There is no doubt that digital transformation (DX) has become and will continue to be a primary driver of change in organizations for the foreseeable future, and that it requires executives to think about change differently. DX is not about introducing a single change. Rather, it is about catalyzing continuous, potentially disruptive change that cascades throughout the organization. True DX effects business processes and mission critical operations changing the way a company functions and thinks. It stretches across business units, departments, and functions. It comes with large capital outlays, and it represents high risk for the organization and the leadership.
To say that most DX efforts fail to meet their objectives is almost cliché, but unfortunately, it is cliché for a reason. The most recent research shows that only 12 to 25 percent of DX efforts approach the expected level of return on investment, and these statistics do not even take into account the delayed realization from poorly executed strategies. From a return on investment perspective, DX continues to be a high-risk proposition.
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Lu Hao, PhD and MSS Data Scientist share that just like the rise of Uber disrupting the traditional taxi business by completely changing people’s commute behavior – disruptive innovations are also happening in the data and predictive analytics realm today. “Disruptive Innovation” is defined as technologies that emerge to challenge established incumbent businesses, i.e., the traditional way of people doing things. It is not a marginal improvement to make things a little better, but a fundamental change that make the old things obsolete.
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Strategic planning enables an organization to determine how its vision and objectives will be met through its resources and capabilities. Ultimately, the goal of strategic planning and road mapping is to determine how the business will win, what capabilities are needed and how the leadership will prioritize initiatives.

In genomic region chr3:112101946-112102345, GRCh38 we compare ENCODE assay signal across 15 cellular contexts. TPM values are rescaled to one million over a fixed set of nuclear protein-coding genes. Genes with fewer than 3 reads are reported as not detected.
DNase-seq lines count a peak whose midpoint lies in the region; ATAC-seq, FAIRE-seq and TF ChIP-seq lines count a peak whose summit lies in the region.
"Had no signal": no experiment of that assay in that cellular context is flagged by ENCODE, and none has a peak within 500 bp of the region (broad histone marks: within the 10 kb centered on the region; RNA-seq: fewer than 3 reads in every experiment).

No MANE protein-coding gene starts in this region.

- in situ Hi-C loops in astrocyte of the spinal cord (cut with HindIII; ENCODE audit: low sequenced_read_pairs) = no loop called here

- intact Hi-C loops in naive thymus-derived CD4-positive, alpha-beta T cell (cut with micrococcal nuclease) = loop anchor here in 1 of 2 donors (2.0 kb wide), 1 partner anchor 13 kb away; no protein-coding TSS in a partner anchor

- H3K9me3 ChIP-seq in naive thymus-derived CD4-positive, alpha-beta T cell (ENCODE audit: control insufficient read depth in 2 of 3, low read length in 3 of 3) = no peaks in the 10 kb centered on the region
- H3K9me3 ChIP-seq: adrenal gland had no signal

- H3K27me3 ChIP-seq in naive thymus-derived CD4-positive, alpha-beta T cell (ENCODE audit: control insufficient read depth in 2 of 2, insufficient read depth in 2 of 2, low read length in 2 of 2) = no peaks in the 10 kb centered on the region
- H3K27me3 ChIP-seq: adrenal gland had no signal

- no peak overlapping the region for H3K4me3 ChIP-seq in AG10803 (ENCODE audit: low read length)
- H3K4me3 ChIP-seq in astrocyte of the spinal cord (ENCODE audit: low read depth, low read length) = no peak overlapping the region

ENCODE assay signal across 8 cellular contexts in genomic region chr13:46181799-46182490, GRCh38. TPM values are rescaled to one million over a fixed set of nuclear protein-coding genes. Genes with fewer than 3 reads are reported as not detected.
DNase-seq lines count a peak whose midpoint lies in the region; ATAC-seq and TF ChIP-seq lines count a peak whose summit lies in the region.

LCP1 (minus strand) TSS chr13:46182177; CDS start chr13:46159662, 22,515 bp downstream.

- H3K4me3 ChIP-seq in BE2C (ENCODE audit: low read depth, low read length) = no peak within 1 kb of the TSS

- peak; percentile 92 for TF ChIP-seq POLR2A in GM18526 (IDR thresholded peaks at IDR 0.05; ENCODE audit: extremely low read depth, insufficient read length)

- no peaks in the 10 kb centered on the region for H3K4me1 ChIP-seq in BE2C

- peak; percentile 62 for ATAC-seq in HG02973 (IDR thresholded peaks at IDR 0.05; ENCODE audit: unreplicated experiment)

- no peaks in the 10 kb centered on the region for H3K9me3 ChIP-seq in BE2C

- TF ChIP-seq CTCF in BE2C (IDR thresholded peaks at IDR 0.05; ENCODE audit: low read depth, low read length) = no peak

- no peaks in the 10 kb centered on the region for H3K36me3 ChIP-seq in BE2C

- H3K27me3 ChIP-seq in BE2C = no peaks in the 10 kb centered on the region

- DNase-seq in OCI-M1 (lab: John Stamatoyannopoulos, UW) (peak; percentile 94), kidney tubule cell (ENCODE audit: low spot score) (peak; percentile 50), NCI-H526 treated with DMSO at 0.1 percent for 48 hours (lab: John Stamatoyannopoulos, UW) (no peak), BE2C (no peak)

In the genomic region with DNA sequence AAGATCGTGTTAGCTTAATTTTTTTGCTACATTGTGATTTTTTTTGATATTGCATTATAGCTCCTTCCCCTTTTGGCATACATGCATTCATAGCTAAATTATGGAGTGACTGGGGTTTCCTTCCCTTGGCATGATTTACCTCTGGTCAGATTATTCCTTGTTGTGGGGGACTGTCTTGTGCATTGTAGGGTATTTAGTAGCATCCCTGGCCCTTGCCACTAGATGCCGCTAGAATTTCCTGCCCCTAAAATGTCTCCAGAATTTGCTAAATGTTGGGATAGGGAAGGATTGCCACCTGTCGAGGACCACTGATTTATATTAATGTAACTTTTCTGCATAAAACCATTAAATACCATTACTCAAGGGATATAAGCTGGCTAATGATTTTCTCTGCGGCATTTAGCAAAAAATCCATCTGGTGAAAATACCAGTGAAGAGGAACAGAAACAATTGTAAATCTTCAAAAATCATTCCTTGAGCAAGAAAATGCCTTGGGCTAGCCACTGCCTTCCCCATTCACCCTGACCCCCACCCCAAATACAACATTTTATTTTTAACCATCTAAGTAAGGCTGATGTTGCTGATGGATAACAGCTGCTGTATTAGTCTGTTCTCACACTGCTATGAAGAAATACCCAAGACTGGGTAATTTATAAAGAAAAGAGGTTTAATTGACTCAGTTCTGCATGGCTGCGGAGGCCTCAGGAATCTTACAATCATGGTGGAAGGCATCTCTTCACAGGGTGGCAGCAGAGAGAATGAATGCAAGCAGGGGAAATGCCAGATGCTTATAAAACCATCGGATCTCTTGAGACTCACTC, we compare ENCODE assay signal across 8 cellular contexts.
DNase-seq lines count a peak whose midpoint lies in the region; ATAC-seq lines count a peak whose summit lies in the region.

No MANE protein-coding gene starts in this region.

Look for these 3 warning signs that your IT strategy is all wrong:
- You are not seeing your IT strategy as a competitive advantage.
- You don’t understand the impact emerging technologies have on your immediate future.
- Your leadership does not have the skills necessary to take on the digital future.
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Post ERP implementation blues are problematic for a number of reasons not the least of which is the decline of the collaborative and empowered culture that the implementation tends to create. A common cause for ERP sub-optimization is that most companies do not plan sufficiently to sustain the culture required to achieve the full benefits if the system. While leaders often consider the need for ongoing technology development and maintenance, it is just as important that they plan for cultural sustainability.
Generally, leaders will make a false assumption that an ERP implementation will be plug-and- play, that performance will come naturally, and that the culture will adapt as a result of the technology. But the research is clear. Having a great company culture is no longer optional for companies who want to compete.
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The digital future for your company is right now. In all industries and businesses, we are reaching the point when systems are no longer tools just to automate processes and drive efficiencies – they are also a core component to achieve business strategy and integral to establishing customer relationships.
Unfortunately, far too many technology initiatives start with the development of a long list of requirements and selection of vendors. Or, executives are “sold” on the bells and whistles of a solution and the business’ underlying needs are lost in the excitement.
Conspicuously missing are some key steps that integrators and vendors may omit because they are not experts in these areas. And yet, they are the steps that go the furthest to ensure that you get your return on investment.
Link to the full article Your Digital Future Begins Now and learn what 3 key components your digital transformation might be missing.